there being no city reservoir at that date, you understand. This 
country was then a wilderness. Remember that Blackwell street 
was not then in existence. Bridle paths were the routes of travel. 
In picturing the landscape leave out the Morris canal and the 
Pine Terrace Inn. Let our local artist paint the scene with two 
log cabins near the spring and the great forge-hammer wheel in 
the background. 

From that day Dover has "forged ahead." "Forge ahead !" might 

well be her slogan. 
Much of the preceding history is summarized from Hatfield's His- 
tory of Elizabeth and other sources. The history of the tide-water 
settlements, such as Elizabeth, Newark and Perth Amboy leads up to 
the history of Dover and gives us Dover's historical perspective. At 
first settlements were made at tide-water for ease of access by ships, that 
persons and supplies might reach these towns when waterways were the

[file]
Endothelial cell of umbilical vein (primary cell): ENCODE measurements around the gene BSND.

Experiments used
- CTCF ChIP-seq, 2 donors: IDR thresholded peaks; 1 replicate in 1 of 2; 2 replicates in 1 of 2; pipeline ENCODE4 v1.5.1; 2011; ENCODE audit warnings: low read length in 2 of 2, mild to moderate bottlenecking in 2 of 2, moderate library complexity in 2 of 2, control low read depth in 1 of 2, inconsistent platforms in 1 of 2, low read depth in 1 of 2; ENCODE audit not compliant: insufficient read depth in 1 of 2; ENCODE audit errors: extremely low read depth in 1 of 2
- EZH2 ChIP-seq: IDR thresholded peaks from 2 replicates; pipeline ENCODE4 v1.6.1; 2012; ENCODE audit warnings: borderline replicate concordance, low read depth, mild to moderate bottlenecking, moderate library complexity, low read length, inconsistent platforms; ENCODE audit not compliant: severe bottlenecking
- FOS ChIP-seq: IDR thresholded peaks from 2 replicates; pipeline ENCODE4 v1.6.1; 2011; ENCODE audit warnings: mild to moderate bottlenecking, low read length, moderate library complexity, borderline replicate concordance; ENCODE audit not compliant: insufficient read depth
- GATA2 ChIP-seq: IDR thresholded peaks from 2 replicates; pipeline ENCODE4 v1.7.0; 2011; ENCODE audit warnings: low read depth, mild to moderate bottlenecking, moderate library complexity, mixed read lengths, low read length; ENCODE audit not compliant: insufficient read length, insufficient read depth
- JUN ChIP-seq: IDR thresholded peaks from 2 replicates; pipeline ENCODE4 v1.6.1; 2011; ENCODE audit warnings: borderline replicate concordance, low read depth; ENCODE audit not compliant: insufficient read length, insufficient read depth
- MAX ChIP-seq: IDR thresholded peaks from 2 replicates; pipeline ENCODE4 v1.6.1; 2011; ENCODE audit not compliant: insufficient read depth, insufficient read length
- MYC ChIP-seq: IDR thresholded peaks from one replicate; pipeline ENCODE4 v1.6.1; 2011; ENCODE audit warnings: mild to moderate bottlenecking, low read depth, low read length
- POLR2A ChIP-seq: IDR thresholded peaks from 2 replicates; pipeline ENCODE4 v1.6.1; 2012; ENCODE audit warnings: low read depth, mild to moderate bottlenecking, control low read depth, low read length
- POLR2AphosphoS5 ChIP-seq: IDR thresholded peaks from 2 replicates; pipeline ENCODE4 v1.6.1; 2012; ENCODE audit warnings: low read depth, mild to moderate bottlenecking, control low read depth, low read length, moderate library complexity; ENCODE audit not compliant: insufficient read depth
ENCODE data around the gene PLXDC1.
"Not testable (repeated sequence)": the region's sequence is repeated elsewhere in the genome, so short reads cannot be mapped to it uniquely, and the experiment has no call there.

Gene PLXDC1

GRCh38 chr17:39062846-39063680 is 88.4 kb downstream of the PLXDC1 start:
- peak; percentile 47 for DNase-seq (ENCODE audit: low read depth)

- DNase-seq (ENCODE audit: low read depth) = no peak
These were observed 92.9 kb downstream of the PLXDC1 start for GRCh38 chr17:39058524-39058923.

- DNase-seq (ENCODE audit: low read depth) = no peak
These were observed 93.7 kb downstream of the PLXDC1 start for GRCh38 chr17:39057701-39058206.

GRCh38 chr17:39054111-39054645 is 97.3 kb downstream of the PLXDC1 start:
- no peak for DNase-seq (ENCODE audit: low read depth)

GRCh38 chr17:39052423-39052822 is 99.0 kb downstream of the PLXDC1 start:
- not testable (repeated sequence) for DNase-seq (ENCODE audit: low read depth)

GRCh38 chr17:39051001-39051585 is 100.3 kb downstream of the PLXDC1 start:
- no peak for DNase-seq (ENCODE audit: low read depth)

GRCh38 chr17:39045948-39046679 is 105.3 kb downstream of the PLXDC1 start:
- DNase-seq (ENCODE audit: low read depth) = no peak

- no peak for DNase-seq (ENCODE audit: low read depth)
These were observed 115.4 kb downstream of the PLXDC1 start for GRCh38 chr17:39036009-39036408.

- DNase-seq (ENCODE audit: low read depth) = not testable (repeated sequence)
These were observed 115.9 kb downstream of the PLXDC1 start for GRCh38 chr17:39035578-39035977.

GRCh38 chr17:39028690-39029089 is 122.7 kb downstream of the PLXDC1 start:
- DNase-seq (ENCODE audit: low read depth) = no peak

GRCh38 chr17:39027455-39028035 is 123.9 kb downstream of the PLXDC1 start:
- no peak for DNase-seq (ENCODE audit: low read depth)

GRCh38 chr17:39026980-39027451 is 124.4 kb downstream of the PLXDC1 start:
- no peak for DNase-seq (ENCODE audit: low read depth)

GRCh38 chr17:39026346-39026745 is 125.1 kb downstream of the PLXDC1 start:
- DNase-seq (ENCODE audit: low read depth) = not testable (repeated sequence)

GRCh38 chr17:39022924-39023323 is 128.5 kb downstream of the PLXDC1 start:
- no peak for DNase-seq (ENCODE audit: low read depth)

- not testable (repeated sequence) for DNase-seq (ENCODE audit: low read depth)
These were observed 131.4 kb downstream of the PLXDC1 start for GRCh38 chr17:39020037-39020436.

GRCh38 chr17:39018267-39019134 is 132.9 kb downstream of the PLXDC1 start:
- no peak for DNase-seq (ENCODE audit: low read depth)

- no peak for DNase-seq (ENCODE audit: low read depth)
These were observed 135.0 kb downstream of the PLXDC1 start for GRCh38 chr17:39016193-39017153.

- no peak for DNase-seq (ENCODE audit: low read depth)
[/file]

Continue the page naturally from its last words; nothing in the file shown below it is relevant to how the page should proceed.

only ways of travel, and for security from the Indians, provoked by the 
Dutch. Later relations with the Indians were more peaceful, and lands 
were obtained from them by purchase, under the Nicoll's patent. The 
first purchasers of large tracts would sell to others. This caused trouble 
with the Quaker Proprietors who gave independent title, as proprietors, 
to lands previously acquired through Indian purchase, and tried to col- 
lect rents from settlers who acquired lands under the first proprietors, 
as referred to elsewhere. 

The family names that are found in the early history of Elizabeth 
and Newark and the Quaker settlements of the Perth Amboy region are 
found later at frequent intervals among the inland towns, reaching 
Dover in due time. Hence Dover history may be regarded as beginning 
in these tide-water settlements and in these preliminary facts and dates 
that have been given. 

The following names occur in the early history of Elizabeth. How